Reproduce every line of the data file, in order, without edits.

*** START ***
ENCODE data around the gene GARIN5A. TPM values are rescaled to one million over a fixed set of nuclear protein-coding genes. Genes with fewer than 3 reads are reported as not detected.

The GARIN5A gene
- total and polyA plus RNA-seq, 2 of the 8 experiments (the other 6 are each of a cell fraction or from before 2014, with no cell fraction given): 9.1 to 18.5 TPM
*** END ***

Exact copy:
ENCODE data around the gene GARIN5A. TPM values are rescaled to one million over a fixed set of nuclear protein-coding genes. Genes with fewer than 3 reads are reported as not detected.

The GARIN5A gene
- total and polyA plus RNA-seq, 2 of the 8 experiments (the other 6 are each of a cell fraction or from before 2014, with no cell fraction given): 9.1 to 18.5 TPM